English Coaching Projects S.Coop was founded almost 13 years ago. One of our ideals was to create a workplace where there would be no bosses. Coach John reflects on the experience.
Click HERE to download the Weekly English Practice as a PDF.
follow through: to pursue (an aim) to a conclusion
gripes: : complaints
bootblacks: people who clean shoes
snobbishness: trying to act like those higher in social rank. A snob admires such people too much and looks down on others
money-grubbing: Someone who has money as their main interest and does anything possible to get a lot of it
tainted: havinga trace of something bad, offensive, or harmful
halcyon days: joyful, happy, carefree times
glimpse: a very brief passing look, sight, or view
Listen to the audio and read the text.
A world without bosses – is it possible?
“We share a lateral style organisation, where there is no director, boss or manager figure, where there are no closed spaces for particular uses, where all people are in one or more self-managed teams and which, in short, is a people-based organisation, focused on the customer and efficiency, which actively coexists with society.”
Koldo Saratxaga was an intellectual inspiration for the founders of English Coaching Projects.
The origin of boss is the Dutch word baas, meaning master. The first known use was in 1653.
Here are 10 common complaints about bosses:
- Micromanages me
- Doesn’t listen to me
- Doesn’t want to have their opinions and ideas challenged
- Doesn’t follow through on promises
- Assigns deadlines without considering what’s on my plate
- Doesn’t have time for me
- Doesn’t give helpful feedback about my performance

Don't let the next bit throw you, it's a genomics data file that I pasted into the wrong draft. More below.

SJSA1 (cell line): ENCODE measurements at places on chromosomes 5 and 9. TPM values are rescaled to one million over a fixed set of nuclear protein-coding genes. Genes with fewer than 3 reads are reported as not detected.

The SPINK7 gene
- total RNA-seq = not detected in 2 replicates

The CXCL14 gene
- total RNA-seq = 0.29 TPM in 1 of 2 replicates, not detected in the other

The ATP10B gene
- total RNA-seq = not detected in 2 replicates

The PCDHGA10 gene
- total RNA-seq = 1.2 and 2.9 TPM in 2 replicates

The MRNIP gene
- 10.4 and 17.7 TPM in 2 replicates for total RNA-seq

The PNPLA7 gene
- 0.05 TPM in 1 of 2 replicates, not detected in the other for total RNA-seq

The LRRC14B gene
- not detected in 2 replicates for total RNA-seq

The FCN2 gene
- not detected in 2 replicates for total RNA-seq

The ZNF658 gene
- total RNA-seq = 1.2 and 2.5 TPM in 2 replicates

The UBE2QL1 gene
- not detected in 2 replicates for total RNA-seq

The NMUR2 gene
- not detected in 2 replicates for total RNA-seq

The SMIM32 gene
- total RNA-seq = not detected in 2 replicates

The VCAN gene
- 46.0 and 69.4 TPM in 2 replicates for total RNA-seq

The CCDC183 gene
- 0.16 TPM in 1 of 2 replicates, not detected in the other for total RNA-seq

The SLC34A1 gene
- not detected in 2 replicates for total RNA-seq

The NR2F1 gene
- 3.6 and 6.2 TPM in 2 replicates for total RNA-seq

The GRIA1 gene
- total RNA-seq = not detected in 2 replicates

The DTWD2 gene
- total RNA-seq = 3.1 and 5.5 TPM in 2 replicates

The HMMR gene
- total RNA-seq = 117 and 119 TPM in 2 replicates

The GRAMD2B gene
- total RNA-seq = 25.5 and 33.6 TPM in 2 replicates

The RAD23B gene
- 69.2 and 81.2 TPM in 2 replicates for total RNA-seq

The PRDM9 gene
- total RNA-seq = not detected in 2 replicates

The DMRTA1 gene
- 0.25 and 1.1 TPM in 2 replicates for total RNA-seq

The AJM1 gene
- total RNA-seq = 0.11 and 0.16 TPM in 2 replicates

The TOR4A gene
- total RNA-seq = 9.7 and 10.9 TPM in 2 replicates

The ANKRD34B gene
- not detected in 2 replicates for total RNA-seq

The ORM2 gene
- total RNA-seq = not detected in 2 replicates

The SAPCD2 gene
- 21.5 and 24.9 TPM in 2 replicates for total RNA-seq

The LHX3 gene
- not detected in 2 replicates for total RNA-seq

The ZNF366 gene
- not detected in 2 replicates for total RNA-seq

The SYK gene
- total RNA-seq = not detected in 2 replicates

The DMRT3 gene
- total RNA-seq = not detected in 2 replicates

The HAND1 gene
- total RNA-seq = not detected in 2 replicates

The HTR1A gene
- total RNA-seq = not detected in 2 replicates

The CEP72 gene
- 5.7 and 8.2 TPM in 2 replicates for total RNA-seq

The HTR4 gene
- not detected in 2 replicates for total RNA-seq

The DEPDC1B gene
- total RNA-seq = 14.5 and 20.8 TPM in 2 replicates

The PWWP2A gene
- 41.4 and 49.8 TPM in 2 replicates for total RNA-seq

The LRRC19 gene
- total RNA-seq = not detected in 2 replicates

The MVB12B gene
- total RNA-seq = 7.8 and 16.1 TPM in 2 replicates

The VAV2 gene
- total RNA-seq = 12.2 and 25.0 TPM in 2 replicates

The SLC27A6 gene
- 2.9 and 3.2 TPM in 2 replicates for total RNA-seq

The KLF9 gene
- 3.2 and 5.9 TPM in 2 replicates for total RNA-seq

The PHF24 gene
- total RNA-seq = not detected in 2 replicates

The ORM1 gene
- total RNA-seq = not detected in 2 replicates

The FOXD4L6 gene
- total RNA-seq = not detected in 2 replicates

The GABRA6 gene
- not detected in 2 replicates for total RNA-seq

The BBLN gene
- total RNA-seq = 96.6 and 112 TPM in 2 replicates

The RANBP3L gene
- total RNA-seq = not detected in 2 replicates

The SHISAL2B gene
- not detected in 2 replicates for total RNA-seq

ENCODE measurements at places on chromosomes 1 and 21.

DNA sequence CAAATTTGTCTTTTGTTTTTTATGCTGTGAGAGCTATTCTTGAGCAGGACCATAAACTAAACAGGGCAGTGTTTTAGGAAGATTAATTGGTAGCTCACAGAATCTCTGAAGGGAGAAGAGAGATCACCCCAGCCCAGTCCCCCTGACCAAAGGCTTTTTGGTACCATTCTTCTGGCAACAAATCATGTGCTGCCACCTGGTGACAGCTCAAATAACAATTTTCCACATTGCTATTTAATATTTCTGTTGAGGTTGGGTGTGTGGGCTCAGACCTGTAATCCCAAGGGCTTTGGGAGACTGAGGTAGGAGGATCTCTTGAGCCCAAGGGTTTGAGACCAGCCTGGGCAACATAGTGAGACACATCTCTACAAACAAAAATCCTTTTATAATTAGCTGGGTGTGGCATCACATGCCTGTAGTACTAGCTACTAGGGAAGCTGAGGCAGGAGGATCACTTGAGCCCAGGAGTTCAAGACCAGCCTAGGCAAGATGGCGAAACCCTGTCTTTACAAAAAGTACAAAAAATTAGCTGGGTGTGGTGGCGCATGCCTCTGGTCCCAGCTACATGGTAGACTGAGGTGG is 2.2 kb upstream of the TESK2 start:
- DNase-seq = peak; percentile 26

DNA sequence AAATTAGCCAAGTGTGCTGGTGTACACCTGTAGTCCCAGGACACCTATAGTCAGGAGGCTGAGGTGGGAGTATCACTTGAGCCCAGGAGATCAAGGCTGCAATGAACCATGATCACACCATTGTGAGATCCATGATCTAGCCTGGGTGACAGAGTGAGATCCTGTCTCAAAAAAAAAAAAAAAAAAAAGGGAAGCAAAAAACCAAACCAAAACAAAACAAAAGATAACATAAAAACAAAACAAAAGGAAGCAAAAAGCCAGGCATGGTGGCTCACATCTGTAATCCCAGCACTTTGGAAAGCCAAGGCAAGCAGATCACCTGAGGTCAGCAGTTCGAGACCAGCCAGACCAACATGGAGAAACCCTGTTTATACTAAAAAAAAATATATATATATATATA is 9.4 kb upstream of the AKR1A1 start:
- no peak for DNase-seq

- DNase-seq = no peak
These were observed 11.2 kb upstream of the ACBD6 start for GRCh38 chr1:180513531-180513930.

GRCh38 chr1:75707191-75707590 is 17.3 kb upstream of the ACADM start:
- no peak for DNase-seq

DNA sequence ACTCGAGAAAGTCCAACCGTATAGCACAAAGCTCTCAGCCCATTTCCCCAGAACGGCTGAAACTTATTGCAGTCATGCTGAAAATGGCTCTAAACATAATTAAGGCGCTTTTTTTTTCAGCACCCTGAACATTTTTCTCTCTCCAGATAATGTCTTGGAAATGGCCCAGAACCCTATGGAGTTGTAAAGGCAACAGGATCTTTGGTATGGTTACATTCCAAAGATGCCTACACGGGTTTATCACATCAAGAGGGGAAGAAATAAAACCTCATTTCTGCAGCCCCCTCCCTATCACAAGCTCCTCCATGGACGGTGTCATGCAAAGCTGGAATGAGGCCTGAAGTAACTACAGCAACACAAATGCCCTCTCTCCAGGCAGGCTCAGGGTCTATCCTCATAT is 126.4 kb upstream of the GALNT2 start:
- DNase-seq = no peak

- Is disorganised and reactive
- Never thanks me for my work
- Is a bastard!
Those are gripes we all may have about bosses, but is it possible to work and live without them?
George Orwell, in his book Homage to Catalonia, made the following observation:
“Every shop and cafe had been collectivised; even the bootblacks had been collectivised and their boxes painted red and black. Waiters and shop-walkers looked you in the face and treated you as an equal. Servile and even ceremonial forms of speech had temporarily disappeared.
Many of the normal motives of civilised life –snobbishness, money-grubbing, fear of the boss, etc. – had ceased to exist. The ordinary class-division of society had disappeared to an extent that is almost unthinkable in the money-tainted air of England; there was no one there except the peasants and ourselves, and no one owned anyone else as his master.”
Words written during the halcyon days of the Spanish revolution, but a short-lived glimpse that workers can live without bosses and that another, better world is possible.
by ECP coach John Hird
Let’s chat about that
- Give a summary of the text to your coach and/or classmates.
- What do you know about Koldo Saratxaga? (Google him.)
- Do you share the gripes about bosses? Do you have any more?
- Is it possible to be a good boss? Explain how.
- Can you imagine a world without bosses? What would it be like?
- Have you read ‘Homage to Catalonia’ or anything else by Orwell?
- Look at the learning strategies in learning to learn. Do you employ any? Which ones would be good for you?